NAIROBI, KENYA: Karen Wambui walked slowly through the city morgue’s turquoise and yellow iron gates, still trying to process what she had seen inside.
She had just confirmed that the last body still there from the Westgate Mall attack nearly a week earlier was that of her son, Calan Munyaka.
The 27-year-old was one of 37 victims of the al-Shabab terrorist assault whose bodies were brought to the single-story main morgue building in the Kenyan capital, where a crucifix is nailed above the wooden entrance doors and the smell of the dead drifts out the open windows. Other bodies were taken to city hospitals and elsewhere.
For nearly a week, Munyaka lay in the morgue, identified only as “Kenyan male, adult.”
On Friday afternoon, the pathologists pulled Munyaka’s corpse from a refrigerated chamber and showed Wambui.
“I’ve just seen a gunshot,” she said, wiping her eyes with a light blue sweatshirt. “Here,” she added, pointing to the left side of her neck.
Officials say at least 61 civilians and six security troops were killed in the four-day takeover of the mall by the al-Qaida-linked militant group. With the Kenyan Red Cross reporting an additional 59 people still missing, the toll is expected to rise and the morgue may fill up again, though the government maintains it has no reports of anyone unaccounted for.
Over the weekend at the city’s main cemetery on Langata Road, a grave digger labored in the morning sun, clawing away at the deep-red soil with a shovel and pitchfork in preparation for more burials.
The Westgate Mall was packed with midday Saturday shoppers on Sept. 21 when the teams of al-Shabab gunmen stormed the building and opened fire. Authorities believe as many as 15 attackers were involved, but only six of their bodies have been identified so far — five who were said to have been killed by security forces’ gunfire and one who died in the rubble of the building’s collapsed roof.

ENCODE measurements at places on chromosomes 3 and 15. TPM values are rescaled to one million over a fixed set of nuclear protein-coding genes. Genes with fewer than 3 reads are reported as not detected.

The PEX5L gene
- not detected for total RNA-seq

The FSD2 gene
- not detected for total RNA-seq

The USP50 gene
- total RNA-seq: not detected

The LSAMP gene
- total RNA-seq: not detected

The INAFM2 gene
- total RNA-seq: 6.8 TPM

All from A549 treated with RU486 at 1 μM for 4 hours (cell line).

The Nairobi mall was patronized by the Kenyan elite and wealthy foreigners, but Calan Munyaka was neither of those. He sold clothes for a living but didn’t work at the mall, his mother said.
Her last conversation with him was by telephone two weeks earlier, and he was excited, introducing her to his new fiancee and announcing she was a month pregnant. He worked out plans with his mother for the three of them to meet in person next month.
Wambui watched the mall attack drama unfold on television from her home in the city of Kisumu, hundreds of miles away on Lake Victoria. She had no idea her son was at the mall and still has no idea why he was there.
But she knows he was one of the first to die. Munyaka’s body was among the first brought to the city morgue on the first two days of the siege.
As Wambui entered the morgue, an aging black Land Rover left the complex. A plain wooden casket was tied with ropes to the roof rack, a black tarp over it. Inside was the next-to-last body from the mall to leave the morgue, leaving only Calan Munyaka’s.
Wambui didn’t even know her son was dead until five days after the fact.
Earlier in the week, her two other sons — both of whom also live in Nairobi — grew worried when they couldn’t get in contact with him and started searching. They started with the hospitals, optimistically hoping to find him in one of the crowded wards.
“Then they came here,” Wambui said.
On Thursday, they were shown the last unidentified body in the morgue from the mall attack. It was their brother.